Championing Diversity Through Mentoring

Today’s business world is a much smaller place than it used to be. Globalization and technology have made it possible to interact with professionals and experts across the world. There are now countless opportunities for individuals from different spheres of life to come forward and obtain employment in mainstream organizations. As a result, there is a high degree of diversity in today’s workforce, with different groups of people from various ethnic and social backgrounds working alongside one another.

This diversity has created a melting pot of knowledge and skills just waiting to be shared and developed through mentoring. As we explained in our previous blog post, “Changing Traditions: The Many Benefits of E-Mentoring,” aspiring professionals are no longer limited by time or geographical constraints. Add to that the benefits of diversity in the workforce, and the opportunities for career development are endless.

Along with the many benefits, there are some inevitable challenges that come with mixing employees from different cultures, backgrounds, and disciplines. Some of these might include subtle racial profiling, favoritism, groupism, and even verbal harassment. These problems, if not addressed thoroughly and early on, will ultimately get out of hand and may lead to employees leaving the company, either due to termination or an unhappy and mistreated employee leaving of his/her own accord. This sends promising individuals away and forces the company to assign valuable resources to the time-consuming process of recruiting and hiring new talent.

A strong mentoring program is not only a valuable tool to facilitate the transferring of knowledge within a diverse workforce, but also a means to helping that workforce to develop cultural and ethnic acceptance. A successful mentor can break communication barriers and moderate conflicts that arise between individuals. Besides providing professional guidance and assisting in career development, a mentor’s role is also to enhance interpersonal relationships and to meet the needs of employees at a human level.

One method a culturally-sensitive mentor might use to bring together a diverse workforce is conducting group meetings. The purpose of these meetings could vary, but some of the more obvious ones would be to:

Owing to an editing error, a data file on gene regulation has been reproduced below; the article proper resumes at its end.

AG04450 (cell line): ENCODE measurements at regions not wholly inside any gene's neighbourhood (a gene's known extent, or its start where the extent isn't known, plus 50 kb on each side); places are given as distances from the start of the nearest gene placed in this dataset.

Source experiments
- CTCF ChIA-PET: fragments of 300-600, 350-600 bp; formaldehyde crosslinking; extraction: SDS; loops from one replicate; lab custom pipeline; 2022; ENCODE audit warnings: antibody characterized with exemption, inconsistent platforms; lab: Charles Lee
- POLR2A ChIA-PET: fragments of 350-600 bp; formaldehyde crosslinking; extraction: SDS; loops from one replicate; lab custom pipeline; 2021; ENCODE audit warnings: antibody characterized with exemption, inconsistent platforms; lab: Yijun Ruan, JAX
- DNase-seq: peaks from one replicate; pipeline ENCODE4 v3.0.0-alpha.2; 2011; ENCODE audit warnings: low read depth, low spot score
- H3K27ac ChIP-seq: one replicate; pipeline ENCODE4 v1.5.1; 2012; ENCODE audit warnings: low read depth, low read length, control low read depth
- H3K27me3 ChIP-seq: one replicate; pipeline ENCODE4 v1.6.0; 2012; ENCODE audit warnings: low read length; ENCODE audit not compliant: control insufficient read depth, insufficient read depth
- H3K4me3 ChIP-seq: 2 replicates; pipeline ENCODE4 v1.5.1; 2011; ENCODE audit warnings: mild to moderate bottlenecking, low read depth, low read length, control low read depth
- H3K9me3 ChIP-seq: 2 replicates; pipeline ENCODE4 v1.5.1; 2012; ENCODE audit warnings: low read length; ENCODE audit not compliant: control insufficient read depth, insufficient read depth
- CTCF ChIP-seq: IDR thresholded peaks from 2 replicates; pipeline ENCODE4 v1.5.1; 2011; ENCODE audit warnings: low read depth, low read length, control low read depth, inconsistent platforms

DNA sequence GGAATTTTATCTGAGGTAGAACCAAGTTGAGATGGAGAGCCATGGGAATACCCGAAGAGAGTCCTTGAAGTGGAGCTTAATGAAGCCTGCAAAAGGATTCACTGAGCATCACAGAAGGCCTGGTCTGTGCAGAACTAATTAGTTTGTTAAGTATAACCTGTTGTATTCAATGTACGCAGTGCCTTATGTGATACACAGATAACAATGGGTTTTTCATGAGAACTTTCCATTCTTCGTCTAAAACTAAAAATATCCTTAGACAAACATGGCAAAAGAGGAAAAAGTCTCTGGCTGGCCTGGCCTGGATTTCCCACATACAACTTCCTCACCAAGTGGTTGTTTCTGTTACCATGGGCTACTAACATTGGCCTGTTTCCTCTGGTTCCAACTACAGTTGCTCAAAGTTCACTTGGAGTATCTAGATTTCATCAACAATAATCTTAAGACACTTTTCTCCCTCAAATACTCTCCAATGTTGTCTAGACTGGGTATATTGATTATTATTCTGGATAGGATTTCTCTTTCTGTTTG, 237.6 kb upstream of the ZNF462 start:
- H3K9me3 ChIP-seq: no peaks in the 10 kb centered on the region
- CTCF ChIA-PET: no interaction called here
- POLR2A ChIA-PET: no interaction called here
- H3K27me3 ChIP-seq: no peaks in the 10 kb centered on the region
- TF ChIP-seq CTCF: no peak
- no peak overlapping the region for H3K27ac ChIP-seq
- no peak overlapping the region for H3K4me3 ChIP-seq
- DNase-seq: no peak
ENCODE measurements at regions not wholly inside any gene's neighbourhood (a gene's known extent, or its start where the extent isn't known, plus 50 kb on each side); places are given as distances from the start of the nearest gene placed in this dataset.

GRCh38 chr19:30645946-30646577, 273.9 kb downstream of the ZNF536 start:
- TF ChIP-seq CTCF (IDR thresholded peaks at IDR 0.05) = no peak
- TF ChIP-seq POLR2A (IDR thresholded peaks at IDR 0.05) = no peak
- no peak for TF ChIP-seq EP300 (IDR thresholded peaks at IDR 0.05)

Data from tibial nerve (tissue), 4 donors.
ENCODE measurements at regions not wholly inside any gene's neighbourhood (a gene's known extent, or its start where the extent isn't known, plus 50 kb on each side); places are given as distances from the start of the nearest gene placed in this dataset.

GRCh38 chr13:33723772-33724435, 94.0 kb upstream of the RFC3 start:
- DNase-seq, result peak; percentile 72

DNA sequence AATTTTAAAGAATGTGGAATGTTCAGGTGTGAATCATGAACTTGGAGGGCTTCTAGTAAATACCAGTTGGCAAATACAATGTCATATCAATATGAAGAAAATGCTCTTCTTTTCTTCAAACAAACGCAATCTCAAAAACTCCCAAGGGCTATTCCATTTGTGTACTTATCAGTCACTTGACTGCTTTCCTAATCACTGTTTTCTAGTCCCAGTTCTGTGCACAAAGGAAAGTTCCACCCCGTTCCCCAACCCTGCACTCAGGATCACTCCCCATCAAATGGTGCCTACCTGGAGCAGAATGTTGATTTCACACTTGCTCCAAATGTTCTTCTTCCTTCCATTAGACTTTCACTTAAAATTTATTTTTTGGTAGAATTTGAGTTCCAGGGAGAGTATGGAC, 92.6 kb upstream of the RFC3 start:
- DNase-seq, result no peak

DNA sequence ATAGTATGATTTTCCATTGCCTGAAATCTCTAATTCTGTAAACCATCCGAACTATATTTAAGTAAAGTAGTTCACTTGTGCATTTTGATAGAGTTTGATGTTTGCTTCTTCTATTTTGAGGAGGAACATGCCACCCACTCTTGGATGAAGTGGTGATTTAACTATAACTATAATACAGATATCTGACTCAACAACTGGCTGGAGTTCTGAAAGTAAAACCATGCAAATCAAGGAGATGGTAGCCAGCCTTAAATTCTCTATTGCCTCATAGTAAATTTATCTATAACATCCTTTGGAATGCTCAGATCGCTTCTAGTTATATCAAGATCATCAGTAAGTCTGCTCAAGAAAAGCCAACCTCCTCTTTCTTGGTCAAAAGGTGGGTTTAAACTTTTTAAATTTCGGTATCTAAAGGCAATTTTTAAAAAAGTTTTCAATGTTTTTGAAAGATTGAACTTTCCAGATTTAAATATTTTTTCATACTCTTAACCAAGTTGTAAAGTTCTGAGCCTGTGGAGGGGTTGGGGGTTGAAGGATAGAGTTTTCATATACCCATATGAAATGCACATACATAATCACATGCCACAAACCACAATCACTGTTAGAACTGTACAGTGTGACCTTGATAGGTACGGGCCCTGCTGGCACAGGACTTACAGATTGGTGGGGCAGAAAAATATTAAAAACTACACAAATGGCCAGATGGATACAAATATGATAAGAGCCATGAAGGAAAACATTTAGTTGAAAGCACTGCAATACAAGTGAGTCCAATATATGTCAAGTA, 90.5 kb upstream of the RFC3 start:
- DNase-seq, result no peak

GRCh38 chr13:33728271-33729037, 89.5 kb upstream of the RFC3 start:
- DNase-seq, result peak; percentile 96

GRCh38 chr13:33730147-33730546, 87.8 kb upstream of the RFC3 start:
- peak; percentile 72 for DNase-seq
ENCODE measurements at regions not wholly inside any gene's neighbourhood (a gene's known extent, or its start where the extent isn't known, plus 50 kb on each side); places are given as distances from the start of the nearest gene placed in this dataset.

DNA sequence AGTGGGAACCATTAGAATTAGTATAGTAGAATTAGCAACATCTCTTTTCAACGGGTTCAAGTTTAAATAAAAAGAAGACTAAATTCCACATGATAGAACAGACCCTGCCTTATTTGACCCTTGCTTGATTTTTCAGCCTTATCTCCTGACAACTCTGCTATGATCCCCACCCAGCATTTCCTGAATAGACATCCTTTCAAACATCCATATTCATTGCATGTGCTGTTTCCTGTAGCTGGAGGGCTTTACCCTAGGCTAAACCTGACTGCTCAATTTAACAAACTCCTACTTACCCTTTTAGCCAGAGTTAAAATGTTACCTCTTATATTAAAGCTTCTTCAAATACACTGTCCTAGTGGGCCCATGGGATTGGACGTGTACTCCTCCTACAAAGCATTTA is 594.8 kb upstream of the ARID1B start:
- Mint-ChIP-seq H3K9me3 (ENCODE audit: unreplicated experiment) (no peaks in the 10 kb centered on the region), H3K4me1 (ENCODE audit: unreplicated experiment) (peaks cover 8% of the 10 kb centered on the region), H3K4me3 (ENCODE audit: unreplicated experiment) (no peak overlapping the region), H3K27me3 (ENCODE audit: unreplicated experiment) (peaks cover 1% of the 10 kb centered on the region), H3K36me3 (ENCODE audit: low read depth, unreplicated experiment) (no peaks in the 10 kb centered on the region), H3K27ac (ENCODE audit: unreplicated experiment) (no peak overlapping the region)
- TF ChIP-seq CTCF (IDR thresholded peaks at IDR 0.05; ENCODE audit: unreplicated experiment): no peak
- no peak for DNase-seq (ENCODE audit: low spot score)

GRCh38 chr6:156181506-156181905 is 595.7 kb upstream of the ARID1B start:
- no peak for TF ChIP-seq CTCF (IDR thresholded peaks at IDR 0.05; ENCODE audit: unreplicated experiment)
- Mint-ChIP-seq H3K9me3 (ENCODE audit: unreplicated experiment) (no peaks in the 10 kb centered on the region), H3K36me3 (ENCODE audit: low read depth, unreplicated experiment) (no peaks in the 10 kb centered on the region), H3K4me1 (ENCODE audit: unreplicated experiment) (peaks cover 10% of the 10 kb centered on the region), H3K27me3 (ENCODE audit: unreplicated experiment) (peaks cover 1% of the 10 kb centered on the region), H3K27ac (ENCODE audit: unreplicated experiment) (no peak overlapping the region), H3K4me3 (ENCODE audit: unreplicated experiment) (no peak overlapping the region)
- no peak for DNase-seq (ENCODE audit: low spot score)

• Highlight the beauty of different cultures and encourage each other to respect and welcome their differences.
  • Remove communication barriers through group activities.
  • Instill confidence in employees to ask questions, despite language challenges.
  • Build solid professional relationships by encouraging employees to share skills with one another.
  • Address and eliminating any negativity or bias that may arise.
  • Constantly reinforce positive attitudes and a spirit of unity.

If your organization champions diversity and wants to boost the development—both career and personal—of its workforce, then you should consider incorporating mentoring into your business plan. Your employees will be thrilled at the opportunity to access skills and expertise on a global level, and learning from experts who come from different cultures will only serve to further enhance their development.

Creating a mentoring environment within a diverse workforce is an important step towards attaining unity, creating a positive, open atmosphere, building better interpersonal relationships, and retaining employees. Contact MentorCloud learn more about how to get started. 

If this post was valuable to you, please feel free to share it across your social media channels. Also, give us your thoughts on best practices and/or your experiences with mentoring. Thank you for reading, and check back in every Monday and Thursday for original posts on the #powerofmentoring!


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